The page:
Cambridge appoints new professor of innovation
Dr Tim Minshall has been appointed as the inaugural Dr John C Taylor Professor of Innovation at the University of Cambridge, a new post that will build on the University’s strengths in science, engineering and entrepreneurship.
Dr Minshall, who is currently Head of the Institute for Manufacturing's Centre for Technology Management, Reader in Technology & Innovation Management in the Department of Engineering and Fellow of Churchill College, will take up his new post on 1 October.
The new professorship has been made possible thanks to a generous donation of £2.5million from Dr John C Taylor OBE, one of the most successful British inventors of the last 50 years.
Dr John C Taylor OBE (left) with Dr Tim Minshall at the IfM.
Prior to joining Cambridge’s Institute for Manufacturing in 2002, Dr Minshall worked as a manager and then a director of the St John’s Innovation Centre – one of Europe’s most successful incubators for technology-based start-ups. Since joining the University, he has played a very active role in the development of innovation and technology management activities throughout the University. He also works closely with companies in the Cambridge cluster, the largest and most successful technology cluster in Europe. He has been involved in a broad range of regional and national policy activities to support innovation.
“This professorship presents an extraordinary opportunity to address how we define and develop the innovation skills and capabilities of engineers so they can address economic and social needs: a challenge that has become critical for the UK given the current global economic and political context,” said Dr Minshall.
In addition to his research in technology and innovation management, Dr Minshall is also a committed teacher and supporter of engineering outreach to the public. He teaches undergraduate and postgraduate students at the University, runs outreach programmes with local schools, and mentors students and researchers to develop their public engagement skills. “The development of future engineers is at the heart of my work,” he said.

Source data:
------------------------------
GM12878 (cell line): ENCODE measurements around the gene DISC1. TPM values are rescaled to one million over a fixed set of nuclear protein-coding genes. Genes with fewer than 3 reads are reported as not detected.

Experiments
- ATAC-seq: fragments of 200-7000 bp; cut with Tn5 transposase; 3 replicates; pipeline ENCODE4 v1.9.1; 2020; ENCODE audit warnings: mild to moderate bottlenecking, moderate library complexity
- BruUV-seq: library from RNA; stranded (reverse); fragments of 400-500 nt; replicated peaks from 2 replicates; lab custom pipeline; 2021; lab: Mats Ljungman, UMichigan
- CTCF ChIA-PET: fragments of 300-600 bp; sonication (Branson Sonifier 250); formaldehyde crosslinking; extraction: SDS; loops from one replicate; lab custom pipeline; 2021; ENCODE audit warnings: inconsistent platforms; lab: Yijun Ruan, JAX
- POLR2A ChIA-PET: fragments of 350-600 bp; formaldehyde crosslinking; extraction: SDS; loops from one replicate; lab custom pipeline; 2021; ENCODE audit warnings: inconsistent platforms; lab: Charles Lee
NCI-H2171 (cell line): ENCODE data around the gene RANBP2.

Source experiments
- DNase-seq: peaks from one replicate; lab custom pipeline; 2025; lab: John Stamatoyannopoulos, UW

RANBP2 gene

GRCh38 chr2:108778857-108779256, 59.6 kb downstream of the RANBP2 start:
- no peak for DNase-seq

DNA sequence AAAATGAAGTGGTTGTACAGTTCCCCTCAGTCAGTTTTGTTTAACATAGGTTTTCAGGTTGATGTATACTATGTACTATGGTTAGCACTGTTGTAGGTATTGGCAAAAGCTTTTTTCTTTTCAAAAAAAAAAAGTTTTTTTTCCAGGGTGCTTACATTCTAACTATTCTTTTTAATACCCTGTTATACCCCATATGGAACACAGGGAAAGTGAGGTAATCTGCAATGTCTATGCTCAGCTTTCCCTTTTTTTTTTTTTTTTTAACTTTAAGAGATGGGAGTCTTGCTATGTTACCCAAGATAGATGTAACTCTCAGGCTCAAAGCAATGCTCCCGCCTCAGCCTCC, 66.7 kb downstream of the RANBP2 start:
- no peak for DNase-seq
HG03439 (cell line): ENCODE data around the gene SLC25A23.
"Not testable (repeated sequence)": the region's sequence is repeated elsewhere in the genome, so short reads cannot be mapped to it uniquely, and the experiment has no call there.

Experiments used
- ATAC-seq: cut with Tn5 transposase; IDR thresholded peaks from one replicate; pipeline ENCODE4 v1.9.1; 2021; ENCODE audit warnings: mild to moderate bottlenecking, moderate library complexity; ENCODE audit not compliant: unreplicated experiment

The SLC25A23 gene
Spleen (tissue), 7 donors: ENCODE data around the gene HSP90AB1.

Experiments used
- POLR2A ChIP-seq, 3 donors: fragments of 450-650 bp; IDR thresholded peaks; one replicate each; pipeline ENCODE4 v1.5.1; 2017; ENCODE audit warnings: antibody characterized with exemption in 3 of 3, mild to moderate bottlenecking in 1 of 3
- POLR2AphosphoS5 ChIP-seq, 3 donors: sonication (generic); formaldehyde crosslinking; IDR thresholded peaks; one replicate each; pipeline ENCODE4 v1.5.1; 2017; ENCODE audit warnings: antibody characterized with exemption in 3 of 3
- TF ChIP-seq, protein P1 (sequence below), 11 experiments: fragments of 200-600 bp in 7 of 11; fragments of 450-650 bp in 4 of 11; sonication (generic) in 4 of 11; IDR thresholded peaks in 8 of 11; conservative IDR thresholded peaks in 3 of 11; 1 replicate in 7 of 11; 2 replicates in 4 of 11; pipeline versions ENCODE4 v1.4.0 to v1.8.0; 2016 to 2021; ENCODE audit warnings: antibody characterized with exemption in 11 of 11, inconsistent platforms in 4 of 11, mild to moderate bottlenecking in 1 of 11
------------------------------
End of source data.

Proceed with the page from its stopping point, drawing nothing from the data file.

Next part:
In his new role, Dr Minshall will continue to build on his strengths in innovation and technology management, both in the University and in the UK more broadly.
“The UK has long been superb at invention – the creation of new ideas – but we need to develop a generation of engineers able to create and capture value from these new ideas, and provide these innovators with the capabilities to respond to future challenges and opportunities throughout their careers,” he said. “This requires us to take a much more joined-up, long term view of technology, management and policy issues”.
Dr Taylor’s life’s work involved inventing small electrical components that are vital to many other products. Early electric kettles would not turn off when the water was boiling, meaning that they needed constant supervision and were in danger of melting and starting fires if they were not properly attended.
Dr Taylor created the solution to this problem by supplying a small, bimetallic thermostat to domestic kettle manufacturers which would switch off the kettle element when the water started to boil. This invention did not dictate the vessel design, being suitable for metal and plastic jugs and kettles, and providing a universal solution used over a billion times daily.
“You’ve got to have people who move the world forward: innovation is essential to trade, industry and the economy,” said Dr Taylor. “I trust that the new professor of innovation will help people actually create and do things that will improve the world. The British are renowned for their creativity but all too often their invention is commercialised by other countries.”
Having continued to innovate throughout his life, Dr Taylor now has over 400 patents to his name and is a Fellow of the Royal Academy of Engineering (FREng). In 2008, he created and donated to his former college the popular Corpus Chronophage Clock, positioned outside the Taylor Library at Corpus Christi College, Cambridge, which has now become one of the city’s most popular tourist attractions.
The new professorship, which has been endowed in perpetuity, will combine teaching and research to ensure young engineers combine innovation with practicality when approaching design.
Professor David Cardwell, Head of the Department of Engineering, said: “We are extremely grateful for this generous benefaction from Dr John C Taylor and honoured that this professorship will not only bear the name of such a distinguished inventor and engineer, but will help future generations to follow in his footsteps.”